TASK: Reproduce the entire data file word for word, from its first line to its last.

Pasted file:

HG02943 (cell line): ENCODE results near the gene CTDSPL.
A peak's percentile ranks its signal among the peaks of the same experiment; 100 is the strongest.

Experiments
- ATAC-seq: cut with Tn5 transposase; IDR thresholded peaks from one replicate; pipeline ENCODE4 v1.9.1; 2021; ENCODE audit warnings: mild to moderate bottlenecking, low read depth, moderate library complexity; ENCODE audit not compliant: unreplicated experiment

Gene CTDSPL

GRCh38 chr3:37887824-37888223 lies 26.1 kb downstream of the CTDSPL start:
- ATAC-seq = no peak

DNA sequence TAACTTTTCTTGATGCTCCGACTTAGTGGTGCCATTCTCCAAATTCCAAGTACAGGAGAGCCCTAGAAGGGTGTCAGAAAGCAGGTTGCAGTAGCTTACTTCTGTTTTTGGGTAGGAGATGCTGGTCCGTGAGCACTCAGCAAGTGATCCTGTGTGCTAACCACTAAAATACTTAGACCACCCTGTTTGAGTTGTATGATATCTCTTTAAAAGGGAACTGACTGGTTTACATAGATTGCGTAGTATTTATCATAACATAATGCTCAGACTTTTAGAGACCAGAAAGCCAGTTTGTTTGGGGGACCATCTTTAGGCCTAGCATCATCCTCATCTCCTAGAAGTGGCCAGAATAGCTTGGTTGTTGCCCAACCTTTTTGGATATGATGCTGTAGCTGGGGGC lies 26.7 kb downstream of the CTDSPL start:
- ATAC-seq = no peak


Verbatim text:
HG02943 (cell line): ENCODE results near the gene CTDSPL.
A peak's percentile ranks its signal among the peaks of the same experiment; 100 is the strongest.

Experiments
- ATAC-seq: cut with Tn5 transposase; IDR thresholded peaks from one replicate; pipeline ENCODE4 v1.9.1; 2021; ENCODE audit warnings: mild to moderate bottlenecking, low read depth, moderate library complexity; ENCODE audit not compliant: unreplicated experiment

Gene CTDSPL

GRCh38 chr3:37887824-37888223 lies 26.1 kb downstream of the CTDSPL start:
- ATAC-seq = no peak

DNA sequence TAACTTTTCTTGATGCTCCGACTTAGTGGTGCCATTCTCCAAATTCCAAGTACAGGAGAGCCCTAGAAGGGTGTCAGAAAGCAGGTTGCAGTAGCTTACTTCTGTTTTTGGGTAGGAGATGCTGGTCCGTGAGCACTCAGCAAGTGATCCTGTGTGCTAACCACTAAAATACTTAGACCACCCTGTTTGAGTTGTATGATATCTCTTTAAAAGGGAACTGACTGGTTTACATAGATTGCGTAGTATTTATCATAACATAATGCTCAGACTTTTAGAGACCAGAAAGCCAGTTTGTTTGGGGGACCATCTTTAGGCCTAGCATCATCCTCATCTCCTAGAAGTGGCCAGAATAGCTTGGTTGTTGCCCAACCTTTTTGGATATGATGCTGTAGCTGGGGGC lies 26.7 kb downstream of the CTDSPL start:
- ATAC-seq = no peak